This story is about Sudoku Intersections of houses.

A house is a collection of 9 cells that must hold all digits 1 to 9 exactly once.

When 2 or more houses intersect, they share one or more cells.

The most well known intersection of 2 houses is the row (or column) intersection with a box.

In the picture above and the examples below all candidates are a "1" and cells where no "1" is present are noted as "/".

Cells with a candidate "1" that are not possible to have a "1", will be striked through.

Cells with no value (empty cells) are irrelevant to the subject, but may even contain a candidate 1.

Example 1 pointing or box-line reduction

A candidate 1 of a cell is the possible digit 1 can be the solution of that cell.

In above example in box 1 there are 2 cells with possible candidate 1 in row 3.

Because nowhere else in the box 1 can be a solution one of the 2 cells must be a 1.

And that leads to the conclusion that everywhere else in row 3 all cells with candidate 1 can eliminate 1, except for the 2 cells in common.

Example 2 claiming or line-box reduction

Also the other way around when 2 or 3 cells in row 7 AND box 9 have candidate 1 and no other cell in row 7 holds a 1, all other cells outside the intersection of box 2 can eliminate candidate 1.

Because a intersection between a row and a column is just 1 cell, than if eg the row holds only candidate k in that intersection cell, it would be the only candidate k in that row, and it would be a hidden or naked single.

In a normal Sudoku with rows, columns and boxes the above 2 methods to eliminate candidates are the only possible intersection methods.

In stead of 2 cells in the intersection between a box and a column or row may also be 3 cells with candidate k.

In a Windoku, Asterisk, SudokuX, etc more intersection methods are possible.

General rule:

If a house H has all cells with candidate k trapped/locked in the intersections with other houses then all cells outside H that 'see' all cells with k of H can eliminate k.

A common cell in ALL the houses of a collection is not necessary, but each house needs intersection with each other house.

Example 3 Windoku: Wbox to row

Wbox 2 has candidate 1 in row 3 and nowhere else. So row 3 can eliminate all other candidates 1 outside W2.

Example 4 Asterisk: asterisk to row

Row 3 has all its candidates in Asterisk. All other cells in Asterisk can eliminate candidate 1.

Above all intersections deals with intersections of 2 houses,

but with 3 or more houses we have to deal with 'Generalized Intersections'

An Asterisk, Girandola or CenterDots holds 1 extra house.

A SudokuX holds 2 extra houses, the diagonals.

A Windoku or SudokuP holds 9 extra houses (see picture between example 3 and 5).

Example 5 a row a column and a diagonal

Row 3 says 'all my candidates 1 are within a column and a diagonal'.

There is no cell that is part of all 3 houses. This is not necessary.

We can eliminate candidate 1 from cells that are part of column and diagonal that 'see' all 2 candidates of row 3.

So r6c6<>1.

The houses must intersect to each other. If some houses do not intersect you can split up the houses in 2 separate problems.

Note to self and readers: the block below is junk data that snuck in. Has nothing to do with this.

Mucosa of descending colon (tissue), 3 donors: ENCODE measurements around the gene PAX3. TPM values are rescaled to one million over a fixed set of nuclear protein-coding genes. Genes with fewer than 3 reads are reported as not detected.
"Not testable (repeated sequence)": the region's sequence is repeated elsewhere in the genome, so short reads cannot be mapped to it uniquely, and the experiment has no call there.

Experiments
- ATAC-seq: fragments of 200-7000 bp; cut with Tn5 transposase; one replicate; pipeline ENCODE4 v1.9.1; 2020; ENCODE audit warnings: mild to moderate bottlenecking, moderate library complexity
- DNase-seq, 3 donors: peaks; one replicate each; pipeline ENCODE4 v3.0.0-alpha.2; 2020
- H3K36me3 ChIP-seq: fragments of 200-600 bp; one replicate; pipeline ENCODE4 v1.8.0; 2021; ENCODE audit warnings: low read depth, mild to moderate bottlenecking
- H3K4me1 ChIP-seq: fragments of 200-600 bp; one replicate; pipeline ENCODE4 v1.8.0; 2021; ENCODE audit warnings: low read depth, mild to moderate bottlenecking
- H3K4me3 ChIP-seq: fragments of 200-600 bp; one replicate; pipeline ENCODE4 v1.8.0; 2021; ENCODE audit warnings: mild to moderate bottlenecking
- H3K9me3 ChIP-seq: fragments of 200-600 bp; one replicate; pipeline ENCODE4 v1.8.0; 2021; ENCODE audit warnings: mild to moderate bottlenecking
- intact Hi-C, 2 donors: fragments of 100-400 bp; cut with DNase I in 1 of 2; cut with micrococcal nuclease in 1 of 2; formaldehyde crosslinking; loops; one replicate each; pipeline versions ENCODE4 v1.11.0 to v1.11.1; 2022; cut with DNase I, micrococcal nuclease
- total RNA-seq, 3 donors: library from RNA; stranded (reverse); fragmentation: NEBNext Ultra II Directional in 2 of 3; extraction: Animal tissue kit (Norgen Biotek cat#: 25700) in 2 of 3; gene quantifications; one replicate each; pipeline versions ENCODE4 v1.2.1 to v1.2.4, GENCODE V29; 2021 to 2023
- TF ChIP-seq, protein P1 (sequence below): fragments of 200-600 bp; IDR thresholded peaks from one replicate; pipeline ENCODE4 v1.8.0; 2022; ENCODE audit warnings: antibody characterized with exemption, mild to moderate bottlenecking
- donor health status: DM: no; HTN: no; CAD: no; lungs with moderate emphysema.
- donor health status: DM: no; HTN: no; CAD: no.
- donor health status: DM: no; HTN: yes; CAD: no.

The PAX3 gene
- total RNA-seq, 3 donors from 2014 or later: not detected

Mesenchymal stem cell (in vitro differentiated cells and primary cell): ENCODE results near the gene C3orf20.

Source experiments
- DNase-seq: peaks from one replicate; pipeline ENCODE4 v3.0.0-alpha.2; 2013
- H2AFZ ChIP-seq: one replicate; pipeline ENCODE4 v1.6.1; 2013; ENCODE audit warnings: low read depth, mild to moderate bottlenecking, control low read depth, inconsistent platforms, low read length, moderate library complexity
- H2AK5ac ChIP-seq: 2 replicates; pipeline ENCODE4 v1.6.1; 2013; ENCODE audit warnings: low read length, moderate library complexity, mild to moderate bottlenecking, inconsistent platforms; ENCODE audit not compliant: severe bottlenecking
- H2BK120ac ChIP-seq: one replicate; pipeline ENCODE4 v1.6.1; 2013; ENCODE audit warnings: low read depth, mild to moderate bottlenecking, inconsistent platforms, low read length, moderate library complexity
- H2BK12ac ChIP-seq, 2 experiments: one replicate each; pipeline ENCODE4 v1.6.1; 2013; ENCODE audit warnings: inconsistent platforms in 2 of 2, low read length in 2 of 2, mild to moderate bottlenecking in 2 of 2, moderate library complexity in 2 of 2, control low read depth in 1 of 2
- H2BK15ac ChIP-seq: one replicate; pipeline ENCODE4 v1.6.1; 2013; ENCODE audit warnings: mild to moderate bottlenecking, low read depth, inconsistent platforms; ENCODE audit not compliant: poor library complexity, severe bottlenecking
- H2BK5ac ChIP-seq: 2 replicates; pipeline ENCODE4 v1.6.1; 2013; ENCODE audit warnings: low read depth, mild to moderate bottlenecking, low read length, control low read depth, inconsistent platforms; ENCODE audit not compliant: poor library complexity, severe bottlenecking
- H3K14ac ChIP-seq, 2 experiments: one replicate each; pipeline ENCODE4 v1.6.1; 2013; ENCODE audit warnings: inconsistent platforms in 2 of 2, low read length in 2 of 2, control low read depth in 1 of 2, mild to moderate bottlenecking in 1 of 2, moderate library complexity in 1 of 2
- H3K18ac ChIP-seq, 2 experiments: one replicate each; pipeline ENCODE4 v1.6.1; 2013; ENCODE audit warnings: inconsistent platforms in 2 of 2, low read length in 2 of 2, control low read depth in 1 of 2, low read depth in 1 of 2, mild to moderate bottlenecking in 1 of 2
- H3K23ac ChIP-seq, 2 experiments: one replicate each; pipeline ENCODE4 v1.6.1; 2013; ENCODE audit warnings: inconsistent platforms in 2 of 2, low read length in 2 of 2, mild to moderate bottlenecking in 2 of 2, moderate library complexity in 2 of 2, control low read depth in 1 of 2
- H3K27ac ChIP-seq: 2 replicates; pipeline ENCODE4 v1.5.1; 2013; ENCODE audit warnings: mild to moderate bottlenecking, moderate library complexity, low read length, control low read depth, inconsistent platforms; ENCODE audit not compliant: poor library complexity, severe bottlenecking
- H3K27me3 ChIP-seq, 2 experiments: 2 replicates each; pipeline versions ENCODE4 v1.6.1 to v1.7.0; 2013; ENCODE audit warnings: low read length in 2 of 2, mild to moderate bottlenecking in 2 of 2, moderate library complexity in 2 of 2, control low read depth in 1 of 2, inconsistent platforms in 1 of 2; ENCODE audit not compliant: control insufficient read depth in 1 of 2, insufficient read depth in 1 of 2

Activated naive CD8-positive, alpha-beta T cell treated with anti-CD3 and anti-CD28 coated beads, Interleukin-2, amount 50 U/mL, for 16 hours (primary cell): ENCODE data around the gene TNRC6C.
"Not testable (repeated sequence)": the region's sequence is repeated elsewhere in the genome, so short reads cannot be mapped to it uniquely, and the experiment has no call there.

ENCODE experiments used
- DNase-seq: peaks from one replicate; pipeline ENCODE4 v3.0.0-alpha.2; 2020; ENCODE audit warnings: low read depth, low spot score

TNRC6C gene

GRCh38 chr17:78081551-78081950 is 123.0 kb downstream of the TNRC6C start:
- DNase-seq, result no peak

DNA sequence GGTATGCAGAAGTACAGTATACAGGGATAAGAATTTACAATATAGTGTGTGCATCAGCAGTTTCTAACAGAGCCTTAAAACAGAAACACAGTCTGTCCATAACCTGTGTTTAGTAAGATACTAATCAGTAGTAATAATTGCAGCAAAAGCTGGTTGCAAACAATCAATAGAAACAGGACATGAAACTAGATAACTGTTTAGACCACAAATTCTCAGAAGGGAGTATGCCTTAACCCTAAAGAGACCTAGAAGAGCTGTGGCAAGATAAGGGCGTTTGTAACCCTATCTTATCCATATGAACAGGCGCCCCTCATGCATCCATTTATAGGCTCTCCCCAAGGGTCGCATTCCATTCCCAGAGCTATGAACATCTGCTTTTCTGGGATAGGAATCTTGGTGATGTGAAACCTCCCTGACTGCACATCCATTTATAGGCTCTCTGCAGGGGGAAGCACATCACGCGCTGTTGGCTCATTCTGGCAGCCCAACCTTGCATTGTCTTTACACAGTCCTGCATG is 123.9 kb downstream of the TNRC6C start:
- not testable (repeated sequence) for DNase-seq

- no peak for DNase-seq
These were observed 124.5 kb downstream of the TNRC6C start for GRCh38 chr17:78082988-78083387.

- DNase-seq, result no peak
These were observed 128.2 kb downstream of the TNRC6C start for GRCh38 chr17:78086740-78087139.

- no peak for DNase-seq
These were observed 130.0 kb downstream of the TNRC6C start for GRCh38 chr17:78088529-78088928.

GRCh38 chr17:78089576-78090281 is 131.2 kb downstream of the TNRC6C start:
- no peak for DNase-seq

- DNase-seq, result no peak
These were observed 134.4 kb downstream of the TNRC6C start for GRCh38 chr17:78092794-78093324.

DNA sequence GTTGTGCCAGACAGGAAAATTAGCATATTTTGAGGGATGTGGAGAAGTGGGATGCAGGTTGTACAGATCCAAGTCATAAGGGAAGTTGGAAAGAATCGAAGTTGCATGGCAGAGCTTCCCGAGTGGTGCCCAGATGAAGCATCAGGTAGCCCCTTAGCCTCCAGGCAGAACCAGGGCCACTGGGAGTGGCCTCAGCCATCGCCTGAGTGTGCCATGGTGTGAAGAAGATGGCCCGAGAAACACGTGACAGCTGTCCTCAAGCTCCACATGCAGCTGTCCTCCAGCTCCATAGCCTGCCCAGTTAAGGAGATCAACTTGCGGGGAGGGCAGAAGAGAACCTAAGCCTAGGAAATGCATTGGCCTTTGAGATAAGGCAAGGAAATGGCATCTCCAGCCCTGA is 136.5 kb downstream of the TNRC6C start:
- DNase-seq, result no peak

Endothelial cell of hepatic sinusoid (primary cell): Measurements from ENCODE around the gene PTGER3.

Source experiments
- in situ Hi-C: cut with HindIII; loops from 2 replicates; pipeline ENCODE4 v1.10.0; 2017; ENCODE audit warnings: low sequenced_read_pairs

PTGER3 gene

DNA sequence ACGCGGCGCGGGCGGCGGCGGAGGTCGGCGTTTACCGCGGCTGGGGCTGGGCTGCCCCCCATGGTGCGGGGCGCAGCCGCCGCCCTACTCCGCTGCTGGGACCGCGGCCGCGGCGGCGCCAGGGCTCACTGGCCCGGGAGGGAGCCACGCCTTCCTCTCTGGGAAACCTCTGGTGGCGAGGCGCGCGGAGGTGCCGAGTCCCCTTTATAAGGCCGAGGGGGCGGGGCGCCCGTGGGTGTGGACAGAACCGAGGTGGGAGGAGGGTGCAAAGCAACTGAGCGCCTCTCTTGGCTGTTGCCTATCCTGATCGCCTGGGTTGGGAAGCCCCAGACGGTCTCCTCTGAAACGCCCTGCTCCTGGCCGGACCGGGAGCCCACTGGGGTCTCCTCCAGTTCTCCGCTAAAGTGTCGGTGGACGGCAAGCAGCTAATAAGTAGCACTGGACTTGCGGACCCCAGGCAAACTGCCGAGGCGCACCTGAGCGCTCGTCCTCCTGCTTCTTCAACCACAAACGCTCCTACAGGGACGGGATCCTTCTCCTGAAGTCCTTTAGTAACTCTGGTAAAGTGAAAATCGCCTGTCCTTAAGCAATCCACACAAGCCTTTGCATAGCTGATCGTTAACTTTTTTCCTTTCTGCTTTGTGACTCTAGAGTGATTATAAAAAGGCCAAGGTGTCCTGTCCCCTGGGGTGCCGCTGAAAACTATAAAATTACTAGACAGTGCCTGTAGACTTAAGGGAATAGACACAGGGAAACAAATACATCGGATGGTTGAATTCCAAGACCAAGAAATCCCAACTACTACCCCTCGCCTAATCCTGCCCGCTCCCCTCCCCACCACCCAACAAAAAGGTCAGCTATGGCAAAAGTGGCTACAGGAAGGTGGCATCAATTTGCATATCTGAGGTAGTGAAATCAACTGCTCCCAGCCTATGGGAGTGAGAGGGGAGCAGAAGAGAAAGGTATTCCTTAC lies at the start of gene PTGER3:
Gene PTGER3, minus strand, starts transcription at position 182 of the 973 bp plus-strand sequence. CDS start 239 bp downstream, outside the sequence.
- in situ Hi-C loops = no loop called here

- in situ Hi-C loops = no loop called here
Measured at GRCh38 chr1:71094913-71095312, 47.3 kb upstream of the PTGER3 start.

Split up non-intersecting houses picture between example 4 and 6.

Row 4 and row 6 do intersect with box 4 but do not intersect with each other.

You can split up "the problem" with 2 smaller problems: 1: row 4 with box 4 and 2: row 6 with box 4.

It is not necessary that there is 1 common same cell in all the houses. see example 5 and 6.

Example 6 two diagonals and 1 row

The first diagonal says 'that all my candidates 1 are in the intersections of the other diagonal and row 3'.

Now the cell that 'sees' those two cells and is outside the first diagonal can eliminate candidate 1.

So r3c7<>1.

Example 7 hidden W, box and column

This is an encountered example, described in http://forum.enjoysudoku.com/windoku-and-xy-chain-t37966.html

Box 1 has all its candidates 1 locked in intersections with W5 and c3.

r5c3 'sees' all these cells with candidate 1 and cannot have a 1.

So r5c3<>1.

Example 8 row, column and Asterisk

The Asterisk says that all its cells with candidate 1 are in row 2 and column 2.

r3c2 'sees' all those cells and cannot be a 1.

So r3c2 <> 1.

Example 9 Asterisk, Windoku and Diagonal

Another example with a Diagonal and an Asterisk and Windoku-box 1.

The \-diagonal says that all its candidate 1 cells are in the intersections with W1 and A.

All cells in W1 and A that see those locked cells are r2c5 and r5c2, which can not hold candidate 1.

All locked cells are in W1 but also in b1 (normal box 1), but it is not a 4-houses problem.

You have 2 solutions for the same situation, the W1 of b1 variant, both are a 3-houses problem.

Above several intersections with 3 houses, but it can be even 4 or more.

Example 10 with 4 intersecting houses.

An Asterisk, Diagonal, a row and a column.

The Asterisk says 'all my candidates 1 are locked in cells within intersections of r2, c8 and the /-diagonal'.

Cell r2c8 'sees' all the 4 locked Asterisk cells with candidates 1, so this r2c8 cannot hold candidate 1.

Creation of a 4-house intersection problem is not that simple. So I appreciate if other examples of 4 (and 5) intersecting houses will be posted.